HealthOne NSW aims to create a stronger and more efficient primary health care system by bringing Commonwealth-funded general practice and state-funded primary and community health care services together. Other health and social care providers may also be involved in the HealthOne NSW model, for example pharmacists, public dental services, private allied health professionals, other government agencies and non-government organisations.
Since 2006/07, the NSW Government has committed almost $46 million to the capital development of integrated HealthOne NSW services across the State.
In 2015 the Government committed an additional $100 million to develop new HealthOne facilities, enhance existing facilities or develop information and communications technology. The new and updated facilities are currently in the planning phase.
The Guidelines for Developing HealthOne NSW Services provide a guide for Local Health Districts and their partners who are interested in developing integrated primary and community health services. These guidelines bring together, in a single document, the set of objectives, features, enablers and case studies required for developing successful HealthOne NSW services.
The five objectives of HealthOne NSW are to:
The key features of HealthOne NSW services are:
The range of primary health care services provided by a HealthOne NSW service is determined at an early stage in the planning and development of the site, in consultation with clients and the local community.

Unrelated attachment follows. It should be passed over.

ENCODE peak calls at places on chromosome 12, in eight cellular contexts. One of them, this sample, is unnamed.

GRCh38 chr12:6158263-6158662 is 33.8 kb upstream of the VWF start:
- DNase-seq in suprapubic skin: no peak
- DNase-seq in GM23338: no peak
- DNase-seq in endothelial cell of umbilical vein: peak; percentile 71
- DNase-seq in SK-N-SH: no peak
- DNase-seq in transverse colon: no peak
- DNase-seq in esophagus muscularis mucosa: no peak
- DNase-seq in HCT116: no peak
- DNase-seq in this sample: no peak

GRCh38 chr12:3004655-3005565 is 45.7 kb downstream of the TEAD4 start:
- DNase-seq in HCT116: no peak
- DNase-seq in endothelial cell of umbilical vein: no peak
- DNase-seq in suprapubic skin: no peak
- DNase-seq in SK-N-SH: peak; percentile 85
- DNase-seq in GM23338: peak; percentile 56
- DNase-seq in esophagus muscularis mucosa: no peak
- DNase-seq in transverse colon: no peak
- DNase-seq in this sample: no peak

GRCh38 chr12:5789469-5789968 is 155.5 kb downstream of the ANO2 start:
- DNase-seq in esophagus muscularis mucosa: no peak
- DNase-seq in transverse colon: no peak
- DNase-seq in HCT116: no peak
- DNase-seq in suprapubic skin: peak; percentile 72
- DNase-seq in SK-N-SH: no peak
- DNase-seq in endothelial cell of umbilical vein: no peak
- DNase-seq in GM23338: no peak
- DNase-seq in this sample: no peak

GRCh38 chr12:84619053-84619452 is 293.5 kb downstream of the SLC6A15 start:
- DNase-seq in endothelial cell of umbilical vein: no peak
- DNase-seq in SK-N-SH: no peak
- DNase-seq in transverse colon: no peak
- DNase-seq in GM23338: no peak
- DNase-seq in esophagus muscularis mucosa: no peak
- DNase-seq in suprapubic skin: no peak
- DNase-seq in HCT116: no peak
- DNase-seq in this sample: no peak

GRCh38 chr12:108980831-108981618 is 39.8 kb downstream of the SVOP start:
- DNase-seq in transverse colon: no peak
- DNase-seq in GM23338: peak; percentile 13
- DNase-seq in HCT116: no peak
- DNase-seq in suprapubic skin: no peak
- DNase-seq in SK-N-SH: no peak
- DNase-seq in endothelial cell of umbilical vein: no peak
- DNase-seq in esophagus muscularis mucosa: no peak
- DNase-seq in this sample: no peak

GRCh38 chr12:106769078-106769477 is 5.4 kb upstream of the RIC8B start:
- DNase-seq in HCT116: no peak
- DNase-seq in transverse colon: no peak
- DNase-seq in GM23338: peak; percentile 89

The health professionals involved in HealthOne NSW work together in multidisciplinary teams to provide prevention, early intervention and continuing, comprehensive primary health care to individuals and communities.
Clients, their carers and local communities are central to the model. Clients and carers are expected to be involved in decision-making about their care. Community members are also expected to be involved in planning services to meet their needs.
Three broad service configurations have been identified for HealthOne NSW services. They include co-located services, hub and spoke and virtually integrated services. These configurations are not mutually exclusive and some locations may use two configurations, for example hub and spoke and virtual, or co-located and hub and spoke.
Sufficient flexibility has been built into the model to enable partners to configure their service for local circumstances.